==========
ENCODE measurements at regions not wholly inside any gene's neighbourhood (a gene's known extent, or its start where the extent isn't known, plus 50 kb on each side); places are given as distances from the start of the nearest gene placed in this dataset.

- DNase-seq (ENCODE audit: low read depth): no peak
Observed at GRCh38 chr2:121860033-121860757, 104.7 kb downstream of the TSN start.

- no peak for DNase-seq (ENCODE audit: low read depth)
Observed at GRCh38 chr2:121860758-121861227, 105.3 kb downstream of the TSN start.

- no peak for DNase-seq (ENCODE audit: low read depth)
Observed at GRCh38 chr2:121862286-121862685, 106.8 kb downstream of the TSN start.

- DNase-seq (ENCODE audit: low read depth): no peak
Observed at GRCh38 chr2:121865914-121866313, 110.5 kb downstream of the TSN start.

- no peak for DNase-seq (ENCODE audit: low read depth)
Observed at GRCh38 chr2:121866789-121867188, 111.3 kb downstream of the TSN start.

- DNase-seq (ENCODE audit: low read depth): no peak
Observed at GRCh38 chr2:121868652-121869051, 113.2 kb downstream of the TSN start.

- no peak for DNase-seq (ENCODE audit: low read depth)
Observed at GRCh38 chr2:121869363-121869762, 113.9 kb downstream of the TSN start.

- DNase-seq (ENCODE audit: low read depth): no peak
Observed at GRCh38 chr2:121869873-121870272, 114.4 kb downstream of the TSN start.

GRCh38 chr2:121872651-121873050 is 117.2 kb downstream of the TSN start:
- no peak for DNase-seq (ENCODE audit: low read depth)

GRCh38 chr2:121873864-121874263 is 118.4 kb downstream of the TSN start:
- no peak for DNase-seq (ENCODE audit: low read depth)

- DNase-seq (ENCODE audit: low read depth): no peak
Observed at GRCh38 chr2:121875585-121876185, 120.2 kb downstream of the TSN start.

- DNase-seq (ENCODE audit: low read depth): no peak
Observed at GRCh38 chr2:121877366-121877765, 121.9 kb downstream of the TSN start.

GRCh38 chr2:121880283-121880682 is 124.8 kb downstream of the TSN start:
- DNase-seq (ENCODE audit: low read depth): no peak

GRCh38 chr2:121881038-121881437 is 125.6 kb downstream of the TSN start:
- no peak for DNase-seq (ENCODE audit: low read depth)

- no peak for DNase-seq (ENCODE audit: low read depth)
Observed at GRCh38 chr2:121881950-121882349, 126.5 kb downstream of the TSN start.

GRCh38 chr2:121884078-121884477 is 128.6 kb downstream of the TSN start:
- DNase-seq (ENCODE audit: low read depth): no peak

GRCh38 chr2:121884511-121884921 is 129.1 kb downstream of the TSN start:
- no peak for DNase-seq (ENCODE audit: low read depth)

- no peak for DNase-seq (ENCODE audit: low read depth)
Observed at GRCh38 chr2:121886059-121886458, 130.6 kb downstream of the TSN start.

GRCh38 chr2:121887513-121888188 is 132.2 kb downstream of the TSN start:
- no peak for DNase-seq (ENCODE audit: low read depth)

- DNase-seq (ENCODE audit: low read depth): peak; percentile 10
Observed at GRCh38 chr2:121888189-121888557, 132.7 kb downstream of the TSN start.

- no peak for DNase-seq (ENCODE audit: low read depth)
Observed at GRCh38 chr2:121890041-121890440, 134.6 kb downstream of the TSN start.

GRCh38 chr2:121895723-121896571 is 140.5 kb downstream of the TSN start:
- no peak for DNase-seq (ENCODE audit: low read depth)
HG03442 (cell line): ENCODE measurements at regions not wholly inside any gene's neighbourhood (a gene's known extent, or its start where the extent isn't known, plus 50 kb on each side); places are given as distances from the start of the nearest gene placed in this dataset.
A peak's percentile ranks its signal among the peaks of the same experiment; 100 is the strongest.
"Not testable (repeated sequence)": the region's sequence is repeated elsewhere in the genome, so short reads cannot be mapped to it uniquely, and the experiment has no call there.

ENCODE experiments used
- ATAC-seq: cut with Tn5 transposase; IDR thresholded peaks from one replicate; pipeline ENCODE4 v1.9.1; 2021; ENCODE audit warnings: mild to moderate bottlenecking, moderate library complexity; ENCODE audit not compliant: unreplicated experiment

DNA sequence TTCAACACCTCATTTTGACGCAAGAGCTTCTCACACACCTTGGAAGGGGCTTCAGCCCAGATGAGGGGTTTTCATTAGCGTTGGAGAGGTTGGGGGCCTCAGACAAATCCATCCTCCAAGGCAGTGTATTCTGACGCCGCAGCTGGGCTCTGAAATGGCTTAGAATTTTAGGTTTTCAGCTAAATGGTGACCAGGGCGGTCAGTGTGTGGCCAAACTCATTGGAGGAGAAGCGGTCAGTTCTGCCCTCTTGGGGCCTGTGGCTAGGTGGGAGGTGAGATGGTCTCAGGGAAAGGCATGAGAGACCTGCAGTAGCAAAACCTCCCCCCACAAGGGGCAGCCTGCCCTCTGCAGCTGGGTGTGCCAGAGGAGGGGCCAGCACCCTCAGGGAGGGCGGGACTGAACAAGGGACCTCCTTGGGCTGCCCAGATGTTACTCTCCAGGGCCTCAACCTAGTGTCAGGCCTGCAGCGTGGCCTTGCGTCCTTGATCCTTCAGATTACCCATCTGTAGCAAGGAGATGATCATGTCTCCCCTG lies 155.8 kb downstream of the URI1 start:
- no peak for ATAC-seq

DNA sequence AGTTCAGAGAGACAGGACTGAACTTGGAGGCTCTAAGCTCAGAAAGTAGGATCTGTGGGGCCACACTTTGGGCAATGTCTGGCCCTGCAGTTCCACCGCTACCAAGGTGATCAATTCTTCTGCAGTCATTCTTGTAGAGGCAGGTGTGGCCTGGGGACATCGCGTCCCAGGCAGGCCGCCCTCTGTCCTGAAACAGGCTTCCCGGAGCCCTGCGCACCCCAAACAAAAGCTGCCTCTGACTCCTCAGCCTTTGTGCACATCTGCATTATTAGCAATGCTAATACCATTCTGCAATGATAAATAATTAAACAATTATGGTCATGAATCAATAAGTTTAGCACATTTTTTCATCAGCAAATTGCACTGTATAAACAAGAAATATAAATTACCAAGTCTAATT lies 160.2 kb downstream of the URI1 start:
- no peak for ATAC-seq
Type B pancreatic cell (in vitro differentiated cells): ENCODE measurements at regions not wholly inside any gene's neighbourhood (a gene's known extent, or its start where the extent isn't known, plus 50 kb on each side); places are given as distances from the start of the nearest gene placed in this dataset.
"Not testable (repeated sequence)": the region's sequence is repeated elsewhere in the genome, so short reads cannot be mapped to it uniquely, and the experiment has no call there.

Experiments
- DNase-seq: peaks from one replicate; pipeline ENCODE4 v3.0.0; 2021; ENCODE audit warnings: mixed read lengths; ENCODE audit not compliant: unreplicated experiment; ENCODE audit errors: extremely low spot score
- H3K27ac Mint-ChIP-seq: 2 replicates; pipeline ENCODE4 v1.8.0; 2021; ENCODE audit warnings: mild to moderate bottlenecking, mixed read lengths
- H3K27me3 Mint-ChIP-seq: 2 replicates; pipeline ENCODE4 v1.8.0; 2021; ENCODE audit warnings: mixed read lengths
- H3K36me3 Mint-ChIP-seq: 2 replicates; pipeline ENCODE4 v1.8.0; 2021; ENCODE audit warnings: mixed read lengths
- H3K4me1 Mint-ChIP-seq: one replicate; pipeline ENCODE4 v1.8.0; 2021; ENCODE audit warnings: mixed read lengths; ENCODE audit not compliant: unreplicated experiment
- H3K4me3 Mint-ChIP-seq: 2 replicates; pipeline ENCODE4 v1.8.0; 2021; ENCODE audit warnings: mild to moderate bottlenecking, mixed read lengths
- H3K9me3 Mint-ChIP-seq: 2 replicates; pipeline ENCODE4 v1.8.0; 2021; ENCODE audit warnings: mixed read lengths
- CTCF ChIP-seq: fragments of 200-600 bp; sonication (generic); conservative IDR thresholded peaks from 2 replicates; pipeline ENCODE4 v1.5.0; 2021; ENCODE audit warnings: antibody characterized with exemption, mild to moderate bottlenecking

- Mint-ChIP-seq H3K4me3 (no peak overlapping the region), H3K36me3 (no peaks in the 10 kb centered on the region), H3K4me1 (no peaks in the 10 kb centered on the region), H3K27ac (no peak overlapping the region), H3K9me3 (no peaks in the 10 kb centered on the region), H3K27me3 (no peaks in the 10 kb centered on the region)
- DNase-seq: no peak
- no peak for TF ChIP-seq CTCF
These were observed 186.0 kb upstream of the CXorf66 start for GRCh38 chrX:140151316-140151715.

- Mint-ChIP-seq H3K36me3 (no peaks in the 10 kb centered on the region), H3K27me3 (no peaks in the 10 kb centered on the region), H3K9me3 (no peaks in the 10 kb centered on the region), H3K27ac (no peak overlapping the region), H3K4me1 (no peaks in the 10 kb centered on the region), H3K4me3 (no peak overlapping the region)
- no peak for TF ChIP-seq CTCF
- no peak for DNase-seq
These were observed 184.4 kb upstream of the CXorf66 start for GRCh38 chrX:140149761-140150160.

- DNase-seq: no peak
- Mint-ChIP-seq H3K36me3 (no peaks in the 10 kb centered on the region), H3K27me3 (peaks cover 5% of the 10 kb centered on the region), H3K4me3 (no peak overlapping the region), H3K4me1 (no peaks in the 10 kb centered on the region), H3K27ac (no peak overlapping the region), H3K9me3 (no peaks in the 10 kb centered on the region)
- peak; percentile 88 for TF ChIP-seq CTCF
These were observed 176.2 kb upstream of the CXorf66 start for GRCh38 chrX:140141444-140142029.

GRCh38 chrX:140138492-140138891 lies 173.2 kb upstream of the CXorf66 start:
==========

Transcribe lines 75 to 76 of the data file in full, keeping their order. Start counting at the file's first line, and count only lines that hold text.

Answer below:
- Mint-ChIP-seq H3K36me3 (no peaks in the 10 kb centered on the region), H3K27me3 (peaks cover 5% of the 10 kb centered on the region), H3K4me3 (no peak overlapping the region), H3K4me1 (no peaks in the 10 kb centered on the region), H3K27ac (no peak overlapping the region), H3K9me3 (no peaks in the 10 kb centered on the region)
- peak; percentile 88 for TF ChIP-seq CTCF